I’ve been mostly listening to classical music  while I cook, that or Iris Murdoch’s The Good Apprentice on audiobook. I have really nice, consistently calming summer memories involving classical piano music playing with the windows open. I have just as many wonderful thoughts about cooking at the end of the day to relax and unwind, floating around on a cloud of Chopin with my pyjamas on and a glass of wine. Either way, pleasant feelings.

Chopin – Complete Nocturnes (Brigitte Engerer)

Slow Roasted Red Pepper and Ricotta Pasta Sauce

White bowl full of penne and a roasted red pepper blush sauce on an orange tablecloth.

I’m coming down from one incredible weekend; it’s Tuesday and I still feel some residual buzzing going on. Last Friday afternoon 11 of our friends came up to Vancouver from Seattle and San Francisco for a gigantic friend reunion of sorts. On top of that, I saw Beach House twice (!!) – Saturday at The Vogue and then Sunday night at Performance Works on Granville Island. Saturday’s concert was of course, wonderful, and Sunday’s performance was so special and so beautiful. Beach House did a series of intimate concerts in very small spaces, just the 2 original band members, and my husband was lucky enough to have been able to get us both tickets. From the moment we stepped into the witchy magenta hued space I felt utterly enchanted, the light show itself was gorgeous and sitting on the floor with cushions while you get to experience the visuals and the music all at once was an unforgettable experience. It was wonderful being able to surround myself with a live performance in such an aesthetically pleasing cocoon, I felt as though I was floating on the way home afterwards.

Tray of cut up peppers, celery, cucumber, and grape tomatoes.

On Saturday afternoon we all came to the consensus that dinner should be easy and totally uncomplicated. Pizza was ordered and I made a vegetable platter with hummus that I doctored with Greek yogurt and cumin. At the end of the evening I came home by myself, in desperate need of some solitude after the concert and the swarms of people downtown. While everyone else went on a drinking adventure I got into my pajamas, had a beer, and watched Buffy the Vampire Slayer in bed (which is pretty much my definition of paradise). I also snacked on the leftover cut up vegetables but realized that I’d need to think of a good use for all of the peppers I’d cut into strips. Monday night, when Ian and I were both in battery charging mode AKA extreme states of introversion, I decided that the leftover pepper strips would be just perfect for a pasta sauce because let’s face it, pasta has and will always be the best form of comfort that food can possibly offer. I wasn’t in any hurry because I was having a great time just reading a PD James book on the couch so I slow roasted the vegetables, this also made them very sweet and full of flavour without the unsightly addition of sugar burned black flecks in the sauce. The ricotta helps to thicken the sauce without having to add flour, it also gives an incredibly rich taste and texture without adding a surplus of cream. In fact, the small amount of cream called for in the recipe could easily be substituted with milk, just be sure not to bring the sauce to a boil in order to avoid accidental separation.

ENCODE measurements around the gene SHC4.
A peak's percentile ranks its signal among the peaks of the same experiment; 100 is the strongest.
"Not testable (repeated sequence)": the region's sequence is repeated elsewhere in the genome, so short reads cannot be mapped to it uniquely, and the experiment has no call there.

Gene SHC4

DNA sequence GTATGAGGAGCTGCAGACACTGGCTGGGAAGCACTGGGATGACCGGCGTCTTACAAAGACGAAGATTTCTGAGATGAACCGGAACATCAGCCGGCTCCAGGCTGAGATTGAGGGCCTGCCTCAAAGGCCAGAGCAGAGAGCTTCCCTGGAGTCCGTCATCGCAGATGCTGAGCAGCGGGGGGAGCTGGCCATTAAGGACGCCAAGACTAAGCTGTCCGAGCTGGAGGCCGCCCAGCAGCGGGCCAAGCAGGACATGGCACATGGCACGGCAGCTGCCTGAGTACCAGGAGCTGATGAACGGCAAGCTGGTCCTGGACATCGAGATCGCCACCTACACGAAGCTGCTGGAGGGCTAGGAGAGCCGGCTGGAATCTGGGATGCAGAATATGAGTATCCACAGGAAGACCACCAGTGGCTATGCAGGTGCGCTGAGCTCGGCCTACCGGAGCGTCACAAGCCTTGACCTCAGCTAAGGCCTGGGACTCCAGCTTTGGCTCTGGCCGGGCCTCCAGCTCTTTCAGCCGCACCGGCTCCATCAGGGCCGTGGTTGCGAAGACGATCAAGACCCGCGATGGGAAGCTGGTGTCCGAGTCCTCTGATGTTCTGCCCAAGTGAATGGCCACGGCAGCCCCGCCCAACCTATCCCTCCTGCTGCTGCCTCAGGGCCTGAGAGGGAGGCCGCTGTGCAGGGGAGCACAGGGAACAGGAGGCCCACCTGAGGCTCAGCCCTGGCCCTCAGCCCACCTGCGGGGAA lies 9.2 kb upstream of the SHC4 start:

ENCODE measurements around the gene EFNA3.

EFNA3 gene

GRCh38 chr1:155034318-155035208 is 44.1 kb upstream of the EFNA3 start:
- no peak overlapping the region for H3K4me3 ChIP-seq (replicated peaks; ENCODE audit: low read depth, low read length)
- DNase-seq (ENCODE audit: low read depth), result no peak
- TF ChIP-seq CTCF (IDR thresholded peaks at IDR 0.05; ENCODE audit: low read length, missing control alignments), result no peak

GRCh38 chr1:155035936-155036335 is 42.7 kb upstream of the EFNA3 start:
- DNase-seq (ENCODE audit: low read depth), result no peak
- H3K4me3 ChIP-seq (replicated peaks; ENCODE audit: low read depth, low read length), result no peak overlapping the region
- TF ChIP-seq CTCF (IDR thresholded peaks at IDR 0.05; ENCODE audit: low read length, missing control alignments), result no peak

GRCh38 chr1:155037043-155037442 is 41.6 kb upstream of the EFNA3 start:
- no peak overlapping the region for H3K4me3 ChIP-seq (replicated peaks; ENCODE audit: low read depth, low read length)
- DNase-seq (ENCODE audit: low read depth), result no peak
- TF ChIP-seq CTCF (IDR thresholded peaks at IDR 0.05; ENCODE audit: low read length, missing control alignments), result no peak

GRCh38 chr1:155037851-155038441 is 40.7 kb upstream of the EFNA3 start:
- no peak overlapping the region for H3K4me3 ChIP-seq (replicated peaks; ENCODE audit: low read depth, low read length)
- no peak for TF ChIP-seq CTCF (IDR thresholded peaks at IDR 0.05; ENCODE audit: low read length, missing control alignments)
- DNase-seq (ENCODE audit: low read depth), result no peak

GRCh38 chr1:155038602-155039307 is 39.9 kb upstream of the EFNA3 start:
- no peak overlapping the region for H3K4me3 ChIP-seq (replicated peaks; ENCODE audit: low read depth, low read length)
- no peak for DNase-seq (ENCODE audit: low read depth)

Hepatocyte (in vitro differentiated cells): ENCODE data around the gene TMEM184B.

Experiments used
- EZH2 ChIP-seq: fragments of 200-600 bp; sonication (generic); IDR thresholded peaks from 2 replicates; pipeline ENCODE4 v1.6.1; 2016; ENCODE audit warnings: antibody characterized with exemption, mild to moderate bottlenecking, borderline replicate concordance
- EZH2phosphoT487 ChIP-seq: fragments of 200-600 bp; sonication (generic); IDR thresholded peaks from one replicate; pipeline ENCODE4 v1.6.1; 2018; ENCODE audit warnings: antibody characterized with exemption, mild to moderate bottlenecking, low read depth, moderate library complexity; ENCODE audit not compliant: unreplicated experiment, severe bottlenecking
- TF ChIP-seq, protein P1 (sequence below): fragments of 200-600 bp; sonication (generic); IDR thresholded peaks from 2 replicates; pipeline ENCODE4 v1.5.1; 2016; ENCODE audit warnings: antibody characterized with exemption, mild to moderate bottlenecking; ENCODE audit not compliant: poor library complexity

slow roasted red pepper and ricotta sauce:

3 sweet peppers, cut into strips

10 grape or cherry tomatoes

1 large red onion, cut into fat wedges

4 cloves of garlic, left whole in their papery husks

3 Tbsp. olive oil

2 sprigs of fresh rosemary

Kosher salt and freshly cracked pepper

1 Tbsp. red wine vinegar

2/3 cup of ricotta

1/3 cup of cream

5 fresh basil leaves (plus more for garnishing), torn into pieces

Pasta of your choice

  1. Preheat the oven to 350 degrees Fahrenheit.
  2. Spread the pepper strips, tomatoes, onion wedges, and garlic in a single layer on a baking sheet lined with parchment paper. Drizzle with olive oil and season with salt and freshly cracked pepper, add the rosemary whole and with your hands toss the vegetable mixture to coat.
  3. Roast the vegetables for up to an hour, stirring every 20 minutes or so to ensure even cooking. The vegetables are done when they’re very soft and beginning to caramelize. Remove the rosemary and garlic husks and transfer the remaining vegetables and their juices to a food processor and pulse until you have a not so smooth puree.
  4. Add the red wine vinegar, ricotta, cream, and 5 basil leaves to the food processor and give a final blitz – the sauce should still be slightly chunky in texture. Adjust the salt and pepper if neccessary.
  5. Cook the pasta until al dente, saving about 1/2 cup of cooking liquid for the sauce. Lower the heat and transfer the sauce into the pot used for cooking the pasta and stir in the cooking liquid and sauce. Allow the pasta and sauce to cook together for about 5 minutes, this will give the sauce a chance to thicken up before you serve it. Garnish with a generous amount of fresh basil that’s been cut into a very fine chiffonade.

This song is an ideal addition to my soundtrack for the last few days, kind of like a beautiful sunset after a sublimely sunny day – pure, melodic, and strangely intimate. After Sunday’s show I now have an accompanying vision of light installation flower walls from floor to ceiling and both of us on pillows, leaning into each other in the softest moment possible.

Beach House – Real Love